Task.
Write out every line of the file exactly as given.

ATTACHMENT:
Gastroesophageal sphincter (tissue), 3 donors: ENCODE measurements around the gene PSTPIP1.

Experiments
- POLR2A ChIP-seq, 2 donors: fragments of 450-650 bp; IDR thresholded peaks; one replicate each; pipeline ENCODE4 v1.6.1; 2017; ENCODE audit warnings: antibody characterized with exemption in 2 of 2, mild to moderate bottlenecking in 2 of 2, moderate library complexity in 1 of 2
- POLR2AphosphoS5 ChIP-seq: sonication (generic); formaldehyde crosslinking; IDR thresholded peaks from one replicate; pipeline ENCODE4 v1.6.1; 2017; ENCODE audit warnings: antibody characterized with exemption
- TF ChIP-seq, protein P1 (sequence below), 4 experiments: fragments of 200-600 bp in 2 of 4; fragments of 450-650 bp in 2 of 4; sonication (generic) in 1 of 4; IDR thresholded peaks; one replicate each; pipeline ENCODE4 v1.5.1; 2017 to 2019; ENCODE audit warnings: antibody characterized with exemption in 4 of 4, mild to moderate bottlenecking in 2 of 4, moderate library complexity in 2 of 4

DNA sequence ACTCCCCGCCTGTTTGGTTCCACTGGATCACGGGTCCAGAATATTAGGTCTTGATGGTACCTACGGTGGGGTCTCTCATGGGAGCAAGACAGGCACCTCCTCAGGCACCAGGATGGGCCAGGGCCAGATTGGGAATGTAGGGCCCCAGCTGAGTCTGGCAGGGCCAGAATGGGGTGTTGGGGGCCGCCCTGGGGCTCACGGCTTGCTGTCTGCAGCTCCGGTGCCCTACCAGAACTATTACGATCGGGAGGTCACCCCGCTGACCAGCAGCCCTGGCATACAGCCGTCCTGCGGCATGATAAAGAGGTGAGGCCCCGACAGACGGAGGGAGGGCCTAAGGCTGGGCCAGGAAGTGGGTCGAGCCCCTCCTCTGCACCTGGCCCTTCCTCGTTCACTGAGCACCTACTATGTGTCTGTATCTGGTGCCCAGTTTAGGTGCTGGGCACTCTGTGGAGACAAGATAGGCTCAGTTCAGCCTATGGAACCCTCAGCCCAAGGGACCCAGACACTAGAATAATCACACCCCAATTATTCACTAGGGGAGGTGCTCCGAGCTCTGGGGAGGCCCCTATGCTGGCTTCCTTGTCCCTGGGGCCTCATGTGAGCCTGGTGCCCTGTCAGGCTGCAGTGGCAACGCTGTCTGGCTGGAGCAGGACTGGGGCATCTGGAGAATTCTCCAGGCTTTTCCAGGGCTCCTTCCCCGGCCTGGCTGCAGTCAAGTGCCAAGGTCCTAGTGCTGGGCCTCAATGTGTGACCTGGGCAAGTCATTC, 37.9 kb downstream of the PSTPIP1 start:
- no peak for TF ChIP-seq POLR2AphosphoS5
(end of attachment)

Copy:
Gastroesophageal sphincter (tissue), 3 donors: ENCODE measurements around the gene PSTPIP1.

Experiments
- POLR2A ChIP-seq, 2 donors: fragments of 450-650 bp; IDR thresholded peaks; one replicate each; pipeline ENCODE4 v1.6.1; 2017; ENCODE audit warnings: antibody characterized with exemption in 2 of 2, mild to moderate bottlenecking in 2 of 2, moderate library complexity in 1 of 2
- POLR2AphosphoS5 ChIP-seq: sonication (generic); formaldehyde crosslinking; IDR thresholded peaks from one replicate; pipeline ENCODE4 v1.6.1; 2017; ENCODE audit warnings: antibody characterized with exemption
- TF ChIP-seq, protein P1 (sequence below), 4 experiments: fragments of 200-600 bp in 2 of 4; fragments of 450-650 bp in 2 of 4; sonication (generic) in 1 of 4; IDR thresholded peaks; one replicate each; pipeline ENCODE4 v1.5.1; 2017 to 2019; ENCODE audit warnings: antibody characterized with exemption in 4 of 4, mild to moderate bottlenecking in 2 of 4, moderate library complexity in 2 of 4

DNA sequence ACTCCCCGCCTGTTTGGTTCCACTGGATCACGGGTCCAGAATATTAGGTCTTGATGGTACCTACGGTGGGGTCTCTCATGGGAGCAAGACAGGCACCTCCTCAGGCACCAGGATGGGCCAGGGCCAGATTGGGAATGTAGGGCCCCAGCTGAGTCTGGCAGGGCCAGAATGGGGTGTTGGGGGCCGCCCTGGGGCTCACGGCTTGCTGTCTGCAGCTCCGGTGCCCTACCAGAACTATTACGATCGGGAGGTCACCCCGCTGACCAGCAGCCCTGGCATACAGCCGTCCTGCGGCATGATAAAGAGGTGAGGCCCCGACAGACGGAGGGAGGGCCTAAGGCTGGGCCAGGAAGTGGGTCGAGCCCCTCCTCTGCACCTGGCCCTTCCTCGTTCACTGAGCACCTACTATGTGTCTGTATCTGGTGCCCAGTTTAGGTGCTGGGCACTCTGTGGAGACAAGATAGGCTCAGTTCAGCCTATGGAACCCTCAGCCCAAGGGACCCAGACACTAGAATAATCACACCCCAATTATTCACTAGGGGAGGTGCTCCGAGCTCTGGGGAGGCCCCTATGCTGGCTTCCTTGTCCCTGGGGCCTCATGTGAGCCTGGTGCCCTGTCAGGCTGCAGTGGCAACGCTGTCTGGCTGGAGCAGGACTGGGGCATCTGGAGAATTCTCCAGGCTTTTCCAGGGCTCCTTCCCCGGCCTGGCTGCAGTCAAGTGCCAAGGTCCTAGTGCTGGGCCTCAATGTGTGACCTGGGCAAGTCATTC, 37.9 kb downstream of the PSTPIP1 start:
- no peak for TF ChIP-seq POLR2AphosphoS5